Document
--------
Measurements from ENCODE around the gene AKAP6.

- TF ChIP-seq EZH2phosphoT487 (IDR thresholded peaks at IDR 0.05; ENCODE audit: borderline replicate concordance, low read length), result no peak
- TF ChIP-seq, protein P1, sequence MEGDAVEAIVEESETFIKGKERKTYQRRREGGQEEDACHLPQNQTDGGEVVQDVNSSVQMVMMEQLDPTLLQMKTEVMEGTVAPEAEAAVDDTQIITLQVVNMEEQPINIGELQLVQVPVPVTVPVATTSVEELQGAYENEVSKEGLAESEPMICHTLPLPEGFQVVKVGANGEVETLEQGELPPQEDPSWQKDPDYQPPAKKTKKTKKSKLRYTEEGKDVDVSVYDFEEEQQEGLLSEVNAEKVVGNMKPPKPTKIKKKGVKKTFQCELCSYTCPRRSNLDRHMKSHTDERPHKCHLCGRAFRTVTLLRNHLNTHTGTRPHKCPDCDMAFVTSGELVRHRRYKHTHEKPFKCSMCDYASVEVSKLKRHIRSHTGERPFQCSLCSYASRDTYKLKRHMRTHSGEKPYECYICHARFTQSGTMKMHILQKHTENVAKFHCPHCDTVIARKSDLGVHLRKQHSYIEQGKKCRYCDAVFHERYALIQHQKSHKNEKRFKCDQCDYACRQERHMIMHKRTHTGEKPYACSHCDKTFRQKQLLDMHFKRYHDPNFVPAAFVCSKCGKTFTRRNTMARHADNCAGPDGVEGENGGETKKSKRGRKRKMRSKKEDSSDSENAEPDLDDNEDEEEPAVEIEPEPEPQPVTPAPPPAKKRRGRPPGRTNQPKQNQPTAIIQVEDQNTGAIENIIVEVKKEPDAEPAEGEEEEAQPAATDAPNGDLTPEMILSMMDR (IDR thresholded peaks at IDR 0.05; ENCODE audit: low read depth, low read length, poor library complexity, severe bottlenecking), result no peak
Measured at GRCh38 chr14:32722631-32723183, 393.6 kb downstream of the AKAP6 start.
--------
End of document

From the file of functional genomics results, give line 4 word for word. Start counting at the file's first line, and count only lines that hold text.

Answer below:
Measured at GRCh38 chr14:32722631-32723183, 393.6 kb downstream of the AKAP6 start.